The 19th century industrial structures of education and learning still persist in our secondary schools; in the design of the curriculum, the way that students are grouped together, the learning environment created by the 1960s buildings, and the hierarchical and industrial power relations between staff. This situation is creating a crisis of engagement in school learning for many young people.
This paper explores how schools can rethink the way people work together. It seeks to inquire into and promote collaboration, the development of learning communities, critiquing the nature and power of distributive leadership and enhancing the organisational schooling features needed to promote innovation and engagement in learning.
The context for the development of these ideas is the Australian Science & Mathematics School (ASMS), a non-selective senior secondary (grade 10-12) school that specialises in interdisciplinary inquiry based learning in science and mathematics. The ASMS opened on the grounds of Flinders University, South Australia, in 2003 and operates in a purpose built facility that features an open and ICT rich learning environment (OECD 2011 ILE case study). Funded by the state government, this public school has a charter to transform science and mathematics education, and thus, has a professional learning services arm that is accessed by educators in the state, nation and internationally.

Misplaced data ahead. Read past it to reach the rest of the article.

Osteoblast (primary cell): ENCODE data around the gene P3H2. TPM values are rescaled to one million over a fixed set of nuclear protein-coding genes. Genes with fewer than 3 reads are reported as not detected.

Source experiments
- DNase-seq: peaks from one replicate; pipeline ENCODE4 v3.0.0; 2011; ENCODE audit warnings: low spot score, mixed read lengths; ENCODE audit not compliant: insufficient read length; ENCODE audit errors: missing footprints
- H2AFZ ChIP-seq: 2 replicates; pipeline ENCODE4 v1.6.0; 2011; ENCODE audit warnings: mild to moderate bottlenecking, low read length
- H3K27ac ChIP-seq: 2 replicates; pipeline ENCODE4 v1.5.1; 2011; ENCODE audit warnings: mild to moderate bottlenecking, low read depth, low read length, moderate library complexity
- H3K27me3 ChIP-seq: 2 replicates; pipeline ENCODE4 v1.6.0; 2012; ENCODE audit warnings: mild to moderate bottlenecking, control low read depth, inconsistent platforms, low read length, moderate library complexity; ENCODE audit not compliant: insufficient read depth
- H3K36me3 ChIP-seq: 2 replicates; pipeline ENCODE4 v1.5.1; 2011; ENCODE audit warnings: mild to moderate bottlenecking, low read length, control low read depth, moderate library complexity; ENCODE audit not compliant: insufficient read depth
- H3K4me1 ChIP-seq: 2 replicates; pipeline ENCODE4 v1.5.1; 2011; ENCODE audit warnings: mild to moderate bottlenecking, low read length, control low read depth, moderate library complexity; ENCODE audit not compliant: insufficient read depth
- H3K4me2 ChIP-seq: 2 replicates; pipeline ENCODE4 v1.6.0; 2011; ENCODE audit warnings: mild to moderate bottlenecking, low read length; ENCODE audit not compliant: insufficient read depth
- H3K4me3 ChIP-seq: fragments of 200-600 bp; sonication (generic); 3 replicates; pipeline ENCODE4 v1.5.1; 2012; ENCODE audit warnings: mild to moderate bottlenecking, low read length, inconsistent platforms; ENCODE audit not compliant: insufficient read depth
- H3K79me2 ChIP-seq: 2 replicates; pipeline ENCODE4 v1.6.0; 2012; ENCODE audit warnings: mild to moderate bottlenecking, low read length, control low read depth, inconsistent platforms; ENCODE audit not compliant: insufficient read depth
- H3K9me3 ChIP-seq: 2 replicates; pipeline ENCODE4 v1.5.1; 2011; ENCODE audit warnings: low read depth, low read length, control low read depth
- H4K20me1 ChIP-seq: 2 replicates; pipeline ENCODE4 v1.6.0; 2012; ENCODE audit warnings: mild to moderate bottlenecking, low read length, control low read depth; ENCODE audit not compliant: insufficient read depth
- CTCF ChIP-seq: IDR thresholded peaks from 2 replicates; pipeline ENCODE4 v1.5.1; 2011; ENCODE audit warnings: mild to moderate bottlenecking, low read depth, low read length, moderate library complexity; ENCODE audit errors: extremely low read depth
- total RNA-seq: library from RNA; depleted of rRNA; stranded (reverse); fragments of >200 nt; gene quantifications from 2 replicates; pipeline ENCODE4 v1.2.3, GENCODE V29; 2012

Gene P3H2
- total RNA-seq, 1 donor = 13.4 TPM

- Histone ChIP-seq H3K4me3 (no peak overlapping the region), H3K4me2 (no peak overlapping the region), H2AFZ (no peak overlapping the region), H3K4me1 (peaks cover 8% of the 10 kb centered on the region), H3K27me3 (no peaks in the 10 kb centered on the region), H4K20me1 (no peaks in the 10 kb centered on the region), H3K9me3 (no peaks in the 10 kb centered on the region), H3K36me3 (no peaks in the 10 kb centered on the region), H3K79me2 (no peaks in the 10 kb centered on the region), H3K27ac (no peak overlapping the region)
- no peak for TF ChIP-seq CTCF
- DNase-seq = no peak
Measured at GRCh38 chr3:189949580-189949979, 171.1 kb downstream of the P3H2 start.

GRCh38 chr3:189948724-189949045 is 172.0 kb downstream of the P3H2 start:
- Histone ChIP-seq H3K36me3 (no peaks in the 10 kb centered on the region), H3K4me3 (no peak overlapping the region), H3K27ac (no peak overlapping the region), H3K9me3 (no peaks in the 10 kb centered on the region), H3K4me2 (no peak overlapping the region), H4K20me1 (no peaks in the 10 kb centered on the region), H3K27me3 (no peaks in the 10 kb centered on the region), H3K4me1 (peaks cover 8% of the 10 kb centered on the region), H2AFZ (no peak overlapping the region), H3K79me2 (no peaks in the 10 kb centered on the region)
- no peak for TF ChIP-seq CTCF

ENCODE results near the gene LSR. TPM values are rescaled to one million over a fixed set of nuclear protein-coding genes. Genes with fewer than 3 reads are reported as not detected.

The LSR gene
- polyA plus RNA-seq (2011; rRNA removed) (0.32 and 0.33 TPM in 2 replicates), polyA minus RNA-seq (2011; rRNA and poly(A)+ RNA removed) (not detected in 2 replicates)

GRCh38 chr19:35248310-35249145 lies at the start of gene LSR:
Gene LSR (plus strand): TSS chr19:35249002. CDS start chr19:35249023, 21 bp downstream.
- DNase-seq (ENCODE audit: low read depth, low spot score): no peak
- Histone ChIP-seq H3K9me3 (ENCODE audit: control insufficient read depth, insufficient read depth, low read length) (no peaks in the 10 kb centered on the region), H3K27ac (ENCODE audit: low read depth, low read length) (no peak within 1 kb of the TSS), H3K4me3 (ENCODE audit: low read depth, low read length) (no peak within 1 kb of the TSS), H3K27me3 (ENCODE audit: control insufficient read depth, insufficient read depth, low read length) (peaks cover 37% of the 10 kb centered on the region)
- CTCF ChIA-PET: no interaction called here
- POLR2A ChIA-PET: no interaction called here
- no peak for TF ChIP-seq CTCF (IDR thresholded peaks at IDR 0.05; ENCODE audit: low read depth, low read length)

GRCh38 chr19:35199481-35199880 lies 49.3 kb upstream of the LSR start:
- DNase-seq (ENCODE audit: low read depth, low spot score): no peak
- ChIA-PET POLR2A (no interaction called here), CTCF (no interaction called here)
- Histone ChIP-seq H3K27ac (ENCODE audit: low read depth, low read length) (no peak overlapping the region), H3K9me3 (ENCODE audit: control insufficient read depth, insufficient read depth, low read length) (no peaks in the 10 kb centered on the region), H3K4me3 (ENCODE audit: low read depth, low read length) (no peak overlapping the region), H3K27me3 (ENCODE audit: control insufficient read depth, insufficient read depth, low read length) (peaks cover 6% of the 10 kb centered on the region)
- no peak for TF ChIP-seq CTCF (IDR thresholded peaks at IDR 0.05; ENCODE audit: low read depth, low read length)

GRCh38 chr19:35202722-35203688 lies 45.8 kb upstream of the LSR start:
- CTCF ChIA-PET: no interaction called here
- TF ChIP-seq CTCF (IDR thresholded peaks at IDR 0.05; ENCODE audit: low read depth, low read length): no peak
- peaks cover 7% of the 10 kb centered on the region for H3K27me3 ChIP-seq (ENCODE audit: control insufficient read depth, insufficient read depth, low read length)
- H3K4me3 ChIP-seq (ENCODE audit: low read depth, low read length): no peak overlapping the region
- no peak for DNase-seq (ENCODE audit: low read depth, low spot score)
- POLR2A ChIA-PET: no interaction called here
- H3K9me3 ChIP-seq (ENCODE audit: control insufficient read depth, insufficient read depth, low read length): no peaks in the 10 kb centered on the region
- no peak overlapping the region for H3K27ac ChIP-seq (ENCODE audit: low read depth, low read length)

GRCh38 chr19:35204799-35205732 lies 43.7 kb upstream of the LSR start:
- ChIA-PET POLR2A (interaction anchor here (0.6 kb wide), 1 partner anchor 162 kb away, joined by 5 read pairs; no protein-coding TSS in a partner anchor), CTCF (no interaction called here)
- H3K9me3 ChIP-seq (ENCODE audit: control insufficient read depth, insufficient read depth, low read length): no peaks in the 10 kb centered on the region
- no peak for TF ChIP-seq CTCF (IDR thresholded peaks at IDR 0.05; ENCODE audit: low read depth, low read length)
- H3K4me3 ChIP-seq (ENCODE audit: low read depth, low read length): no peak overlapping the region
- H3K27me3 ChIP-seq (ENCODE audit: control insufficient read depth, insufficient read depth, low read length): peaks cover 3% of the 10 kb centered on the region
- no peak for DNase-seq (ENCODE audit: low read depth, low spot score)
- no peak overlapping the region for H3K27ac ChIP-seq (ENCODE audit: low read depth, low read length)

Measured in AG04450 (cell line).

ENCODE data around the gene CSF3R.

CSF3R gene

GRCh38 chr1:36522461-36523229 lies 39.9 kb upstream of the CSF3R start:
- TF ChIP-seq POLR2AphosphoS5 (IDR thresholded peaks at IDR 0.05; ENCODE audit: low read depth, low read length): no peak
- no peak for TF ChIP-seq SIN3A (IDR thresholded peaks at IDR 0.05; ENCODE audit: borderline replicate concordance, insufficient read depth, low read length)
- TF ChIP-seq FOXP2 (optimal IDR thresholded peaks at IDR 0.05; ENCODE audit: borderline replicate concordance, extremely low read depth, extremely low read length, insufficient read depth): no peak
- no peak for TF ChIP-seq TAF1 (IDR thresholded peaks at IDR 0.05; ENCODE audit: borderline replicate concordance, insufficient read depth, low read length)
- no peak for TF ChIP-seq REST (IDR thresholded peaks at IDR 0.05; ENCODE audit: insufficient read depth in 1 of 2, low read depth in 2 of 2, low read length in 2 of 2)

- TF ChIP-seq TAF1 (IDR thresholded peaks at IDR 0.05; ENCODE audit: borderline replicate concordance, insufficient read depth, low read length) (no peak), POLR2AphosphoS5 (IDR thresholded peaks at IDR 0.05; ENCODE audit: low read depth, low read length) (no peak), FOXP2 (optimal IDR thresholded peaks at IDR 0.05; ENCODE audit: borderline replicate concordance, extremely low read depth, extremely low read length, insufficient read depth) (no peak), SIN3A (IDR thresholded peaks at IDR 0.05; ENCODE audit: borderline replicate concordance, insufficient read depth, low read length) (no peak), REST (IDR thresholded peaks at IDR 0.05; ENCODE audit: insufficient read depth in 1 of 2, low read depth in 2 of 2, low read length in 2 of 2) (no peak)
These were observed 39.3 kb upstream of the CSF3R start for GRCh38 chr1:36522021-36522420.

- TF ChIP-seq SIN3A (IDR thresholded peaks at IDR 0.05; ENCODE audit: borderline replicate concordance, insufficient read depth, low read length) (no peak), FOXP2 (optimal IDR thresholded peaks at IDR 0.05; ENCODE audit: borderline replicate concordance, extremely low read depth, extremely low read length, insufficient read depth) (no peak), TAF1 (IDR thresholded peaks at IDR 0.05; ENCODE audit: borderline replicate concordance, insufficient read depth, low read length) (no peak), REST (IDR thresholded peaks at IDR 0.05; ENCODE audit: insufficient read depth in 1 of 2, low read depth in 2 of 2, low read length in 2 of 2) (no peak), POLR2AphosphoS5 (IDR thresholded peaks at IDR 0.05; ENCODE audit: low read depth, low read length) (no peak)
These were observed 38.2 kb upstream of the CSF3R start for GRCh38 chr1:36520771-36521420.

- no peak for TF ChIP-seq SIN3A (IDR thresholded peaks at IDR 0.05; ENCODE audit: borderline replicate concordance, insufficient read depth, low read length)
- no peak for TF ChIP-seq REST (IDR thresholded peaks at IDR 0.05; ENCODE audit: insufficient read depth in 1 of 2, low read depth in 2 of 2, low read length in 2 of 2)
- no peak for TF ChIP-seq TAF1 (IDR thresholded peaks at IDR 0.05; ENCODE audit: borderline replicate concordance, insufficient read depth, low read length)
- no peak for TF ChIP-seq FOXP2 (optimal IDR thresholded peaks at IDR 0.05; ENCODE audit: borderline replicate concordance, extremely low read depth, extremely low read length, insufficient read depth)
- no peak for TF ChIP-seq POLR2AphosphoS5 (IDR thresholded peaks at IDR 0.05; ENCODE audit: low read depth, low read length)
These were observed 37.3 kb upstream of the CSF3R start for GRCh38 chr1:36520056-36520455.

I take up the story in the ASMS's development 8 years in, at a time when the leadership team was endeavouring to articulate the decision making structure that had evolved during its development. The ideas from the distributed leadership literature had influenced the thinking of the team and they had developed a representation of the model that attempted to describe the way that staff worked together.